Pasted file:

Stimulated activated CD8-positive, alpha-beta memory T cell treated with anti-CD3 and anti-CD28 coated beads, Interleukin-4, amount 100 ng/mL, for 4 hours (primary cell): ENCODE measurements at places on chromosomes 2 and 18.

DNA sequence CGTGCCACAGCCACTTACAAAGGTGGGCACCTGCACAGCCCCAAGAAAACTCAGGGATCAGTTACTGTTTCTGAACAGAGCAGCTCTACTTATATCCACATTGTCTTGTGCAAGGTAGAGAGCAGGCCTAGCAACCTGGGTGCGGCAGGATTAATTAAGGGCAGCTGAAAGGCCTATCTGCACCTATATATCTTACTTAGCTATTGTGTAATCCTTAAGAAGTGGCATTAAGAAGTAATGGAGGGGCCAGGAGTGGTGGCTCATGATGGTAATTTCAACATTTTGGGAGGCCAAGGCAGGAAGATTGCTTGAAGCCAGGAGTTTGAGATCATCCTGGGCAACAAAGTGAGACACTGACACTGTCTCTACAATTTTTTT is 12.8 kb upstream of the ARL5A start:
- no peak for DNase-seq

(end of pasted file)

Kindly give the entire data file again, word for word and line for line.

Stimulated activated CD8-positive, alpha-beta memory T cell treated with anti-CD3 and anti-CD28 coated beads, Interleukin-4, amount 100 ng/mL, for 4 hours (primary cell): ENCODE measurements at places on chromosomes 2 and 18.

DNA sequence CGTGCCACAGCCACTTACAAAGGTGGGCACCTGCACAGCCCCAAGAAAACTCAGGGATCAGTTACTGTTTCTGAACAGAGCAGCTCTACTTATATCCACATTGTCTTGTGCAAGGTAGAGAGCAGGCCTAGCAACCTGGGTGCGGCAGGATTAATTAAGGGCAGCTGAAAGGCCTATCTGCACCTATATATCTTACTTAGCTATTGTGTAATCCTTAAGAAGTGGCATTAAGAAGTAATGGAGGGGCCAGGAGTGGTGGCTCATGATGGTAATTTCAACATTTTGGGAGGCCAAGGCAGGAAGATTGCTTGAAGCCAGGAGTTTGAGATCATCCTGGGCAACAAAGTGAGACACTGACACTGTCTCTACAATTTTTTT is 12.8 kb upstream of the ARL5A start:
- no peak for DNase-seq